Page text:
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☞ Issue 109
글씨크기 크게 글씨크기 작게 기사 메일전송 기사 출력
S. Korea works out new USFK cost-sharing proposal

New plan would involve more non-cash payments to support USFK presence

관리자 (2008/05/13 23:58)  

The South Korean government was believed to have mapped out a proposal for sharing the cost of stationing U.S. troops here by drastically increasing its contribution of needed goods, instead of money. The new proposal was devised after the two leaders of South Korea and the United States agreed to revise its agreement on support for the U.S. Forces Korea during their summit on April 19.

On May 12, a South Korean government official said, “Out of the South Korean government’s cost-sharing budget, we are aggressively considering providing needed goods for military construction costs, which are currently paid in cash, to improve the fund’s transparency.”

This means it is likely that the South Korean government will make non-cash payments to build non-combat facilities to support the Combined Defense Improvement Program. The CDIP is a project focused on the construction of combat facilities such as military runways or ports. The South Korean government would also provide non-cash compensation for military supplies needed to maintain ammunition storage or logistics facilities. Under the reported plan, the South Korean government would only make cash payments for U.S. military forces personnel.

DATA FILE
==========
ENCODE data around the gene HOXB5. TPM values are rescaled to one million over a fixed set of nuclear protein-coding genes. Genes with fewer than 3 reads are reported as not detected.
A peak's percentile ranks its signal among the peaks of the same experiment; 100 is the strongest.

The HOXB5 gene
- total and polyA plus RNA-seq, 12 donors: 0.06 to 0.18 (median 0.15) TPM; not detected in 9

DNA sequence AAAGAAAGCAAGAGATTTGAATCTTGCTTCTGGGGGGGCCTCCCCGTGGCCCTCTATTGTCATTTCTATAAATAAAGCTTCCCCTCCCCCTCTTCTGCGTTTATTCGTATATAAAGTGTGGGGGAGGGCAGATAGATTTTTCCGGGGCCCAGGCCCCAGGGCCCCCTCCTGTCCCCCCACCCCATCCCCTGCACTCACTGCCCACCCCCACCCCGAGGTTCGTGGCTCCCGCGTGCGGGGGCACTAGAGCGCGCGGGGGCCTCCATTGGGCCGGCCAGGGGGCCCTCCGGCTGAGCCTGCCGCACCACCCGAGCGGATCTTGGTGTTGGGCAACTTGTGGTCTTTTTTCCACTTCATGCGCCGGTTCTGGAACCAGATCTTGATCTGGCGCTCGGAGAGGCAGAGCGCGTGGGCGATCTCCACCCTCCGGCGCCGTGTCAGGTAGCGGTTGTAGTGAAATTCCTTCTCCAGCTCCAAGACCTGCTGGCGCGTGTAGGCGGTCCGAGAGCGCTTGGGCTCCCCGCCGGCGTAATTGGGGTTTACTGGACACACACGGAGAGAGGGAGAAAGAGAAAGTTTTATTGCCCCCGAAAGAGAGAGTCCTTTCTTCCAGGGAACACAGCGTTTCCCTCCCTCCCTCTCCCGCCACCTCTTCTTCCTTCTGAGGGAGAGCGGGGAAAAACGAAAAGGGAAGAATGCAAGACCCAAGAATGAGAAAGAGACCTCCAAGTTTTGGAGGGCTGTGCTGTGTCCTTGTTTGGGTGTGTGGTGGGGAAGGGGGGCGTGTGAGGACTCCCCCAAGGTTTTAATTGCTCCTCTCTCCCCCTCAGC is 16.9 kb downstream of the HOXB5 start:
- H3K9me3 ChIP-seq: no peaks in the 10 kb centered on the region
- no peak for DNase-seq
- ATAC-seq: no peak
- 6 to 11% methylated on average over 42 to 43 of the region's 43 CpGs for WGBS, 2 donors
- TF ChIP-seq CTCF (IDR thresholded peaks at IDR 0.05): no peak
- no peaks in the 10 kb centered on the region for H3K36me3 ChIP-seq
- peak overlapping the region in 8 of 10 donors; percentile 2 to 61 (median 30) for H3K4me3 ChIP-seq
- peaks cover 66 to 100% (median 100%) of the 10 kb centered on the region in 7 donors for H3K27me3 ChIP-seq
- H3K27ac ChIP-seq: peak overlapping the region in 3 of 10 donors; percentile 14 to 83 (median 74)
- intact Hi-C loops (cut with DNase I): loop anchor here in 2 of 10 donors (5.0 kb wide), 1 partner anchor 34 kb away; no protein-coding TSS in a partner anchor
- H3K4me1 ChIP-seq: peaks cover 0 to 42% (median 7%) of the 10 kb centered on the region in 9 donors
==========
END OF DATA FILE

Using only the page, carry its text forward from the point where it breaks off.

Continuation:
Under the current agreement, the South Korean government makes all of its payments for personnel and 95 percent of its payments for military construction in cash. Up to this point, South Korea has paid 100 percent of the costs for the CDIP and military supplies with needed goods. If the reported revision is implemented, the ratio of cash payments to the total financial burden assumed by the South Korean government would be reduced to 41 percent, from 78.5 percent. The forecast was based on figures from 2006. South Korea paid 725.5 billion won (US$695 million) to support the USFK last year and allocated 741.5 billion won for this year.

However, the negotiations between South Korea and the United States on how to share defense costs are likely to face an uphill battle as the United States has called on South Korea to pay a larger share of the USFK’s upkeep, while taking a lukewarm stance toward the South Korean government’s proposal to increase its share of non-cash payments because it sees reported revision as undermining the U.S. government’s leeway in allocating the costs.
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